The Commission recommendations received 11 votes of support out of the 18 Commission members--a majority but not the supermajority of 14 votes needed to send the plan directly to Congress for an up or down vote. Senators Warner and Chambliss have praised the Commission's members, including their Senate colleagues Senators Coburn, Durbin, Crapo, Conrad, and Gregg for their courage and hard work in forging a consensus among 11 of the members. In following their lead, Senator Chambliss even noted the other day on the Senate floor that:
"While these recommendations may not reflect the beliefs of all the members of this body, I commend the commission’s members for having the courage and the open minds to tackle the problem. At very least, their recommendations can serve as a starting point for a serious debate on how we can ensure a better life for our children and our grandchildren."
Already, the two Senate leaders have organized a Senate floor anti-debt-fest. Now, they are really moving the ball forward with this announcement. With so little to cheer about in past years on the fiscal front, we are thrilled the Senators Chambliss, Warner, and many of their colleagues will be demonstrating the kind of leadership necessary to change course. Our list of fiscal heroes seems to be growing.
Over the past few weeks, several other think tanks, lawmakers, and experts have proposed their own plans for deficit reduction. We've update our comparison table of all the deficit reduction plans to give people a better sense of all the existing plans. The table is a great resource for comparing how each plan would strengthen Social Security's solvency or reform other spending and revenue programs, including domestic discretionary programs, defense, health care spending, other mandatory programs, tax expenditures, tax reform, and budget process reform. We've also included projections for how much several of the plans would reduce our debt-GDP ratio, as estimated by each plan where applicable.
Recent additions include the Center for American Progress 50/50 plan, Andy Stern's plan, the Americans for Tax Reform's Plan, and the "Our Fiscal Security" project's plan (a plan supported by the Economic Policy Institute, Demos, and the Century Foundation).
CRFB will continue to update the table as additional plans are proposed.
Deck the Halls with Bills of Folly – On Friday President Obama signed the $858 billion tax cut package that Congress passed earlier in the week, deeming it a great bipartisan achievement. The great “compromise” greatly compromises our fiscal outlook and makes it more imperative that fundamental tax reform and a comprehensive debt reduction plan be enacted next year. The challenge next year will be finding bipartisan agreement on reducing the debt, not adding to it. There are plenty of good ideas out there. Check out our table comparing many of the deficit reduction plans here.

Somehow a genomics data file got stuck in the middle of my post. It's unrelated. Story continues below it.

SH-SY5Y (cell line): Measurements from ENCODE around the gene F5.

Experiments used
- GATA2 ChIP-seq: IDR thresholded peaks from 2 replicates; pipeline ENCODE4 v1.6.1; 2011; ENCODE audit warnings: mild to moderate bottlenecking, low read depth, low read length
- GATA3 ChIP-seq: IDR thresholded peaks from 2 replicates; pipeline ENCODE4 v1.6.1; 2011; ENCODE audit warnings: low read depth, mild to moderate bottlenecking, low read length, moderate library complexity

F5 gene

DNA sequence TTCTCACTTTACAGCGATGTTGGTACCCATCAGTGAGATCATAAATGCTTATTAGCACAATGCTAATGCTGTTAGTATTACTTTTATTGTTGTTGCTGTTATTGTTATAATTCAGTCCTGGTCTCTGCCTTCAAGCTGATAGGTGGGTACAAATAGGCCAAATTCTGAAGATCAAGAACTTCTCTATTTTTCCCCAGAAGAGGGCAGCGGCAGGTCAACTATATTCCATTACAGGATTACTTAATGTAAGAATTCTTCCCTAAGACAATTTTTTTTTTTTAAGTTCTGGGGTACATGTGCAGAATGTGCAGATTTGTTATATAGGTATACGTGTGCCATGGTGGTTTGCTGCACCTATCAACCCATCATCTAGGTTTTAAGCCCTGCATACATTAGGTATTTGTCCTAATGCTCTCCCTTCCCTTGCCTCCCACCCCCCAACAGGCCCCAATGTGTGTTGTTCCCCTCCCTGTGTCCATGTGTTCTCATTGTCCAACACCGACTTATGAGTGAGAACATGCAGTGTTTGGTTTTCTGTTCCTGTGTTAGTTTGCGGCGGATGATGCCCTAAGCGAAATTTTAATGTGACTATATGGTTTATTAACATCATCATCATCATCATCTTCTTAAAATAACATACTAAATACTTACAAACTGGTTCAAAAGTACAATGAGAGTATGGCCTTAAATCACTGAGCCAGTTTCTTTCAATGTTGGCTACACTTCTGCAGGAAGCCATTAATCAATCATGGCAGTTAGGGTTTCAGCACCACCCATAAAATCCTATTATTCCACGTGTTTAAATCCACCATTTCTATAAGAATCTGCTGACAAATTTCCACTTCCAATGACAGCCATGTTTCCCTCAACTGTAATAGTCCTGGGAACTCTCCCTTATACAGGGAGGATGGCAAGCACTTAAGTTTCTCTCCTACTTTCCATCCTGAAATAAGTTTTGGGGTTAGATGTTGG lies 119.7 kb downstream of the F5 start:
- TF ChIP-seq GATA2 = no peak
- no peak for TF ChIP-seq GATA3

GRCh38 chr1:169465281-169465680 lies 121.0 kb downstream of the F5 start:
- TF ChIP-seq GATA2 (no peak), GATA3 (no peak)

It’s Beginning to Look a Lot Like CRistmas – The omnibus broke down last week as the Senate gave up on a catch-all federal government spending bill for Fiscal Year 2011. Senators faced increasing pressure over spending levels and billions in pork attached to the measure. [We assume that we can kiss that multi-million dollar earmark to fund a comprehensive study of fiscal irresponsibility in Washington goodbye.] Instead, the Senate approved the third stopgap Continuing Resolution (CR) that will continue to fund government operations at 2010 levels until Tuesday. By then lawmakers are expected to adopt yet another CR that will last until March 4, which will boost funding for some programs, including Pell Grants, and will freeze federal civilian pay for two years. That means that Congress will have to complete 2011 appropriations at around the same time it considers the President’s budget request for FY 2012. Congress finds itself in this mess because it was unable to approve of a Budget Resolution or any of the 12 spending bills this year. Suffice it to say, the budget and appropriations process is broken. Reforms like those recommended recently by the Peterson-Pew Commission on Budget Reform would prevent budgeting disasters like this one and likely improve Congress’ record low approval rating.
Appropriators in 2011 Will Be Scrooge, Not Santa – The incoming chairman of the House Appropriations Committee signaled last week that the focus on his committee next year will be cutting spending, not doling out financial goodies as in years past. Representative Harold Rogers (R-KY) said that each Appropriations subcommittee will be given spending cut targets to reach towards the ultimate goal of reducing federal government spending to the FY 2008 level of $1.028 trillion.
Incoming House Leadership Wrapping Up Rules Changes – Republicans who will control the House of Representatives next year are putting the finishing touches on rules for the new Congress that they hope will prove their sincerity in reducing spending. The draft rules to be posted this week will include a new “cut-go” rule requiring that the cost of any proposed new program must be offset by equal or greater cuts in other programs. Another rule may be a new “deficit reduction lockbox” that ensures that spending cuts to appropriations bills made on the House floor will go towards deficit reduction and not to spending elsewhere. Some are also pushing for the creation of a joint Senate-House committee that will consider possible changes to the 1974 Budget Act that governs the budgeting process. Solid recommendations for reforming the budget process to help get the country on the right fiscal track are in the recent report, Getting Back in the Black.
Fiscally Responsible Policymakers Will Find Something Under the Tree – New awards were announced last week to recognize and promote fiscal responsibility among our leaders. The inaugural Fi$cy Awards will be presented to Indiana Governor Mitch Daniels (R), Senator Kent Conrad (D-ND), and Representative Paul Ryan (R-WI) on January 5. CRFB President Maya MacGuineas was one of the judges for the prize.